I work in a high school/middle school lunchroom, so I occasionally have to jump in and help with the dishes as part of my job. I don’t really mind doing it there. Maybe that’s because I’m surrounded by other lunch ladies who are also working, or perhaps it’s because I’m getting paid to wash dishes there. Or it could be that the task of washing dishes at work is somewhat of a finite process; there comes a point each day at which the job is done. Completed. Finished.

There is no such point in my house.

I have a daughter who hoards coffee cups in her room, but she can be counted on to bring down an armload of them two or three times per week. I’m not sure how one seventeen year-old can manage to accumulate that many dirty cups in such a short amount of time, but at least they make their way back to the kitchen.

My youngest son tends to stockpile sippy cups and juice glasses on the coffee table in the living room. Like his sister, he can be counted on to bring them to me eventually. But again, it escapes me how one very small person can use so many cups and glasses in a day. Does he get a new one for each sip?

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And I simply cannot understand the spoons under the couch.  Why are there spoons under my couch? We don’t eat in the living room. Well, okay, we use TV trays and eat in the living room on occasion, but most family meals take place at the kitchen table. When we do eat in the living room, the plates and forks make it back to the kitchen with no problem, so why not the spoons?

It’s not just the sheer number of dirty dishes in a constant flow through the dishwater that bothers me.  There’s the fact that the dishes never seem to quite make it to the sink unless I am the one putting them there. They make it as far as the edge of the table, or the counter in the general vicinity of the sink and dishwasher, but God forbid anyone actually manage to put a dirty dish anywhere even close to a source of water.  I have one child who will carry dirty dishes past the sink to stack them on the stovetop. This should not surprise me, however, as this is the same child who used to walk past the bathroom and down the hall to my bedside to tell me “I gotta throw up” seconds before launching the flow in my direction.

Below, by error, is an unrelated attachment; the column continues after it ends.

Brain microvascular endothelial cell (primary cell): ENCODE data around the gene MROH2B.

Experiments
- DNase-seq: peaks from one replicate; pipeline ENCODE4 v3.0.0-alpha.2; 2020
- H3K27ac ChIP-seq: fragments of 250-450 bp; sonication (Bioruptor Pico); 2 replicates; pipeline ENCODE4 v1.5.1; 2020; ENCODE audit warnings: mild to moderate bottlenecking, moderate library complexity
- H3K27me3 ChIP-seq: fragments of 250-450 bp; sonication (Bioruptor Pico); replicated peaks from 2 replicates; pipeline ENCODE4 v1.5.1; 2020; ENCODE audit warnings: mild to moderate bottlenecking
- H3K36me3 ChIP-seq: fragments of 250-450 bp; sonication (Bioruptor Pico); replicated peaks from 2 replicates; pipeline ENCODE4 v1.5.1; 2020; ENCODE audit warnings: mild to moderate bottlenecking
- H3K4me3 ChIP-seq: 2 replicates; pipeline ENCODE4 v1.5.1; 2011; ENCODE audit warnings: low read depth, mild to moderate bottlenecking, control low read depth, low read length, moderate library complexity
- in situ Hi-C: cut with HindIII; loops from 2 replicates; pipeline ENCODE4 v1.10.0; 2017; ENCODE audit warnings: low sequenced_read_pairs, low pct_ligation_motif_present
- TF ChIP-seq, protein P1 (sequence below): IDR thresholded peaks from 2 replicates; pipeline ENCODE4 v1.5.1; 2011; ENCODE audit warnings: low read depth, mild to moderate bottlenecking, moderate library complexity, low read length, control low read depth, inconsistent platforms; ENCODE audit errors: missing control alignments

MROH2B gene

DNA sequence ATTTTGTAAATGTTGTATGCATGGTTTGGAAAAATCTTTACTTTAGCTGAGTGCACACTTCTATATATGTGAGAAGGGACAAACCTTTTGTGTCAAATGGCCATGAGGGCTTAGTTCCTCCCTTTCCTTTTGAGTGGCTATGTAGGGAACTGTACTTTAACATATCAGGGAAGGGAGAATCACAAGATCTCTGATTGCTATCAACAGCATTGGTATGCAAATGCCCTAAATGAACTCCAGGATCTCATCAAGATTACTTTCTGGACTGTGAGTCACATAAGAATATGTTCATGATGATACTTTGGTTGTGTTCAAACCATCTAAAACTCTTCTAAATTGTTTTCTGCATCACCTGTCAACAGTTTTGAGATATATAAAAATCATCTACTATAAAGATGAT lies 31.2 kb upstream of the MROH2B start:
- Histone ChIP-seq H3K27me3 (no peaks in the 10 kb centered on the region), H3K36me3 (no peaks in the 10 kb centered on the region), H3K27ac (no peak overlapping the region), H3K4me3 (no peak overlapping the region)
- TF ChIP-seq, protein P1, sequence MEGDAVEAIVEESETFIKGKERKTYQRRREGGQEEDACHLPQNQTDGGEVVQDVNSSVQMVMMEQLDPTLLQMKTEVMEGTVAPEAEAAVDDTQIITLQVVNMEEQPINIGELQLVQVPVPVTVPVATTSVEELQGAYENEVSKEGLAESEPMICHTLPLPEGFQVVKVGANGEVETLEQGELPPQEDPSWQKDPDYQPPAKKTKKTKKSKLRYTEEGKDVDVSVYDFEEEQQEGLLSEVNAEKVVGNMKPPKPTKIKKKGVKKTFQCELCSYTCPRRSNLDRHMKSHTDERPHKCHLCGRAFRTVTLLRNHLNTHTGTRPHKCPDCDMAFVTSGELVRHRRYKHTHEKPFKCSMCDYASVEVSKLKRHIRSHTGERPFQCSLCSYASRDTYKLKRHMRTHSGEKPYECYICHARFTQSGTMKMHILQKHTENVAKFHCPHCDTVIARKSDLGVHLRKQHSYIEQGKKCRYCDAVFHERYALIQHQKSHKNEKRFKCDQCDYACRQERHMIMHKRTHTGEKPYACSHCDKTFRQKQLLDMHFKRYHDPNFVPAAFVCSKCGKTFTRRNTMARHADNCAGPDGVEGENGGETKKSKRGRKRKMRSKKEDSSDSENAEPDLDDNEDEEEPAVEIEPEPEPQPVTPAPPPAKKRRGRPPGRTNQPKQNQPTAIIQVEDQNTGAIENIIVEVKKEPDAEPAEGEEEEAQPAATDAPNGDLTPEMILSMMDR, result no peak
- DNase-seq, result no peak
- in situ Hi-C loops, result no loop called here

On really bad days, I have started to wonder if there are other people living in my home that I am not aware of.  Perhaps there is a family of twelve residing in my basement, and they sneak upstairs to deposit their used plates and silverware on the counters while I am at work. They might be the same people whose shoes seem to pile up at my door; that would explain the twenty-seven pairs of shoes mounded up beside the door despite the fact that my children keep insisting “Those aren’t mine!”

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I can’t blame it all on my kids or the possible basement-dwellers. When it comes to my own coffee cup, I am just as bad as the rest of them. I drink my morning coffee out of a jumbo white and blue mug decorated with seagulls and lighthouses, and I like to carry it around and sip out of it while I get ready for work. Unfortunately, I have a tendency to set it down in various places whenever I reach a point in my morning routine that requires the use of both hands, after which I quickly forget exactly where I set the damn thing down.

At which point, my morning turns into an impromptu game of Find-The-Coffee, which rarely ends well because I have not yet swallowed enough coffee to jump  start my brain. I eventually give up and go back for new mug, and all is well until I have to put that one down so I can finish getting dressed. By the time I leave for work, I can sometimes go through an entire pot of coffee this way. I figure it’s not really all that bad for me, though, because I only manage to drink about half a cup.

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Part of my nighttime routine around here is a scavenger hunt for almost-full mugs of cold coffee before bed. I have found them in my bedroom, in the laundry room, in the refrigerator, and even outdoors in my son’s playhouse on one memorable occasion. I still have no idea how that one got out there.